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Re: Hijacked Network Ranges
From: Christopher Morrow <morrowc.lists () gmail com>
Date: Mon, 6 Feb 2012 02:06:24 -0500

On Mon, Feb 6, 2012 at 1:35 AM, Mark Tinka <mtinka () globaltransit net> wrote:
On Monday, February 06, 2012 01:14:20 PM Christopher Morrow

We manually check the RIR WHOIS database. I'm sure some

do you have customers with 10k long prefix lists? it gets hard when
the lists get long, or the data is for downstream folks of your
customer. Good that someone's checking though, I'd love to see this
part automated.

resource certification would at least get us to the point
where checking the data in the IRR is 'easy', it's not
going to get people to PUT FILTERS ON CUSTOMER SESSIONS,
and it's not going to get people to update their IRR
objects (add AND DELETE!!!)

I support RPKI, but also realize that operator support will
take a very long time for various reasons, e.g., education,
delayed software upgrades, persistence with older methods,
fear of centralization, e.t.c.

In such a case, operators will need to support "Invalid" and
"NotFound" states of origin information for a long time. As

RPKI doesn't necessarily mean that the router knows anything about
certificates in the short-term. I think there's a time when 'the
resource certification system' (which is really, today, the rpki)
holds cert/roa data that you could use to filter what the IRR tells
you for a customer. You could even do this in any automated manner!

adoption and deployment increases, operators can begin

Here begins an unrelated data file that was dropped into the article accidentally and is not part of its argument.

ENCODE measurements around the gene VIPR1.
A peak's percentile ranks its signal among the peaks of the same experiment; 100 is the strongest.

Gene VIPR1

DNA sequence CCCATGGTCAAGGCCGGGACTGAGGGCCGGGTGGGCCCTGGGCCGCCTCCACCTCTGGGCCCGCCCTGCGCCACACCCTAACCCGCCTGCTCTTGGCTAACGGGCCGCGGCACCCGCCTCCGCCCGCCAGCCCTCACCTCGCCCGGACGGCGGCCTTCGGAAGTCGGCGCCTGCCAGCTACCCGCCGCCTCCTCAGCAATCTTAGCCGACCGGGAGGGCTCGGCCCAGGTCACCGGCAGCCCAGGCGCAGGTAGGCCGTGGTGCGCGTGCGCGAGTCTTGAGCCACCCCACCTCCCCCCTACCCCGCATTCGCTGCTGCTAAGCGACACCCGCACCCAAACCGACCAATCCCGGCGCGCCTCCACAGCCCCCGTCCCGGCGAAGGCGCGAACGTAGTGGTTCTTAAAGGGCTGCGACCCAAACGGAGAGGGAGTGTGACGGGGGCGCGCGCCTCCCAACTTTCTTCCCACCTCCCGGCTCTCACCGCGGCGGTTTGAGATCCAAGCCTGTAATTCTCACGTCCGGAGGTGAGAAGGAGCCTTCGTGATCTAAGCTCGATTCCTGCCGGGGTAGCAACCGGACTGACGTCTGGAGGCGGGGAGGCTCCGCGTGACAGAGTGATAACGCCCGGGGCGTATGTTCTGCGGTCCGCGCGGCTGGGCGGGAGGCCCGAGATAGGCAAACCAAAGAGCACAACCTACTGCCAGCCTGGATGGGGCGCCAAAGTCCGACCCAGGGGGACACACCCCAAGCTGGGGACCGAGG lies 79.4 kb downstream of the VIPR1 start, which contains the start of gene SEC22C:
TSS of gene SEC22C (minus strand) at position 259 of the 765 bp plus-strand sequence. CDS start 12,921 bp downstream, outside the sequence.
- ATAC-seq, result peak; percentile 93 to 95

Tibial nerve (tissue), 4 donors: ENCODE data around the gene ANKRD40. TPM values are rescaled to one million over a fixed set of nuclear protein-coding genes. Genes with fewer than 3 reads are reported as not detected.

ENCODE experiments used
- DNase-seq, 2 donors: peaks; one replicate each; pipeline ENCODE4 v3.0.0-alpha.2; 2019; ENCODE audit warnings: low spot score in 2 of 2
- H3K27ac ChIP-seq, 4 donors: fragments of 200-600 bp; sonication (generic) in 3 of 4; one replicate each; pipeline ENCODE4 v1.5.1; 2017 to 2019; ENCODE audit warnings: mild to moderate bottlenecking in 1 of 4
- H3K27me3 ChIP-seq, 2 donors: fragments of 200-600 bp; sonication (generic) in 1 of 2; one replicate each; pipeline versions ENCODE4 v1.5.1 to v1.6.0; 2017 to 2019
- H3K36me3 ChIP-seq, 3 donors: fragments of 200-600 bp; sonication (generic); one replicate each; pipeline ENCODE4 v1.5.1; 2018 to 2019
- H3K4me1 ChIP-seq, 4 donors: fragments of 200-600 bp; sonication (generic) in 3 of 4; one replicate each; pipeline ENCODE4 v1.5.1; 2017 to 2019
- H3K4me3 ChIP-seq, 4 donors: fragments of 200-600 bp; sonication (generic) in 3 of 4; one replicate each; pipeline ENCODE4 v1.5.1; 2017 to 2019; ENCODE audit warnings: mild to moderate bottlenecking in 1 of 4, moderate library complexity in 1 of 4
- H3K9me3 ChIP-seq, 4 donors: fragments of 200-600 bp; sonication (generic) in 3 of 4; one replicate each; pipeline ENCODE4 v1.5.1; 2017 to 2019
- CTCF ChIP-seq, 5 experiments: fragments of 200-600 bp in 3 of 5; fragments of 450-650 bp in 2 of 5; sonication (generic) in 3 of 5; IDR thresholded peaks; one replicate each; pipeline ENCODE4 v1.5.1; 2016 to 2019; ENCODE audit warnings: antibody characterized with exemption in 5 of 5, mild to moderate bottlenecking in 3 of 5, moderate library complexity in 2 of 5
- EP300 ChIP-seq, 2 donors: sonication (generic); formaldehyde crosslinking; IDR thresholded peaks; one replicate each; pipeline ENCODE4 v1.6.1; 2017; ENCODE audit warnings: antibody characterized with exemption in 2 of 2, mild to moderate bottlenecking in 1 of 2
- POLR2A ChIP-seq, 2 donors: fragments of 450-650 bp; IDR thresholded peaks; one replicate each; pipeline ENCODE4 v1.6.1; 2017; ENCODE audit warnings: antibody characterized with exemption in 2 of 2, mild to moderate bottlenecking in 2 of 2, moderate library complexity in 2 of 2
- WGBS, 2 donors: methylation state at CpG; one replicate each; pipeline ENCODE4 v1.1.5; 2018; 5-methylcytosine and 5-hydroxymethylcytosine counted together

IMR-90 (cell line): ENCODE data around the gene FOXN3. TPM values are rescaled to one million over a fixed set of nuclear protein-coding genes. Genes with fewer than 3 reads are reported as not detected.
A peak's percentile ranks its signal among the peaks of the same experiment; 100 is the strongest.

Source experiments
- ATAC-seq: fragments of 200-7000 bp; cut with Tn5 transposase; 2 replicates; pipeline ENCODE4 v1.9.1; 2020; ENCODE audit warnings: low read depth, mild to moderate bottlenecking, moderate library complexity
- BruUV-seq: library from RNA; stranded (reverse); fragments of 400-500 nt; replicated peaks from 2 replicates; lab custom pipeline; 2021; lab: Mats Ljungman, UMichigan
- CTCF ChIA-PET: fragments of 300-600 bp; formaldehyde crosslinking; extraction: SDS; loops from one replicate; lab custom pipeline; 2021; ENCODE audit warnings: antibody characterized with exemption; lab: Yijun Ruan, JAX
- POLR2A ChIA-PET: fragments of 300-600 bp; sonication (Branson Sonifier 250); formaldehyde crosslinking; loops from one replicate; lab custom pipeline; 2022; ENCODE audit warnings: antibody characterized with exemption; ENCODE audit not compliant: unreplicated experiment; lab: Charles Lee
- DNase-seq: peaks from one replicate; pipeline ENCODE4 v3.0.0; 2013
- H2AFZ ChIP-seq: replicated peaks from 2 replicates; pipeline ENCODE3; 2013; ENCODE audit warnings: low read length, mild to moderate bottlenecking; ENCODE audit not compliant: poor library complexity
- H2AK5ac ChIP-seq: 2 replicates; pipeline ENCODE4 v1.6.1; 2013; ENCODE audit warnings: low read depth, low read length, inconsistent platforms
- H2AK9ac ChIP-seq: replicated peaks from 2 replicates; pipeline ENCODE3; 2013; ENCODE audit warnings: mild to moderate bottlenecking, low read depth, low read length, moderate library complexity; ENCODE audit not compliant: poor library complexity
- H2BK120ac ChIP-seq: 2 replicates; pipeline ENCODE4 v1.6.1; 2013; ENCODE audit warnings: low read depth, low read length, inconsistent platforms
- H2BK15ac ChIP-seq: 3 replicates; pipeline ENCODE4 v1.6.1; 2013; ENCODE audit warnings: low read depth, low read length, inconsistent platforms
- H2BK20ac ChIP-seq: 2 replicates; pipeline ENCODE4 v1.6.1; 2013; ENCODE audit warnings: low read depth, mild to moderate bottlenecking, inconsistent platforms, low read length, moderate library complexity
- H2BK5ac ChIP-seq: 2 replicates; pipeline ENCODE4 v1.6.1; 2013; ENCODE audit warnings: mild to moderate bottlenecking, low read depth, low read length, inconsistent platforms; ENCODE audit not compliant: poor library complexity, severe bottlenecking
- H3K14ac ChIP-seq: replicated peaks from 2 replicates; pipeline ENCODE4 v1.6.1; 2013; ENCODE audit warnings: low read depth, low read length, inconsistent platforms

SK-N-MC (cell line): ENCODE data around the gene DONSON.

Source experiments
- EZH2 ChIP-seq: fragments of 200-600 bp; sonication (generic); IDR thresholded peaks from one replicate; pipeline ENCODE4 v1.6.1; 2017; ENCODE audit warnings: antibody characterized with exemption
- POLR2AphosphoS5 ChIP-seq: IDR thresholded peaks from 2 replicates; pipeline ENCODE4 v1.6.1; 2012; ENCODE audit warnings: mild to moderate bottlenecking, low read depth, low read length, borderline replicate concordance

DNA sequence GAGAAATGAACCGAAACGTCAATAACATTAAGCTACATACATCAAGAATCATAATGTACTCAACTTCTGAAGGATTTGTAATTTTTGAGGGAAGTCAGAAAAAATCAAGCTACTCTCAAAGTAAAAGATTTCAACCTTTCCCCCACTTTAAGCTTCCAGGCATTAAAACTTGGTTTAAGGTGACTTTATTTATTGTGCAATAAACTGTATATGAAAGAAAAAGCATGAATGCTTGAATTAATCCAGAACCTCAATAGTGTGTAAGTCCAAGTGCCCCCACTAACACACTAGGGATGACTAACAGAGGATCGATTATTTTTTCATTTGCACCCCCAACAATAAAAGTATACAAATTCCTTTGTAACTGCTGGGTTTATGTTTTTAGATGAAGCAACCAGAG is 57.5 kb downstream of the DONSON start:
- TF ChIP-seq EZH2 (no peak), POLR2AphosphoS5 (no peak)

dropping "Invalid" results, "NotFound" results, or both. Or
even mark them down with poor LOCAL_PREF values so as not to
use those routes for forwarding unless it is really

The time between the previous and next paragraphs though is when all
isp's will need to beat the drums with their customers saying: "Hey,
you REALLY need to get that shit into the 'resource certification
system' (rpki), NOW." (because shortly we'll stop accepting your
"invalid" routes... and then the interwebs won't be able to find you,
and we'll all be sad.)

At some point, when diffusion of RPKI is sufficiently
prolific, anything that does not return a "Valid" result
will be dropped. This should force every operator around the
world to support it, much like the large carriers forced us
all to use IRR's just so they won't ignore our routes,
wherever we are in the world.

But before all this happens, we have to prevent more
hijacks. And we have to use the tools we have today.

sure... it's not working so well though :(

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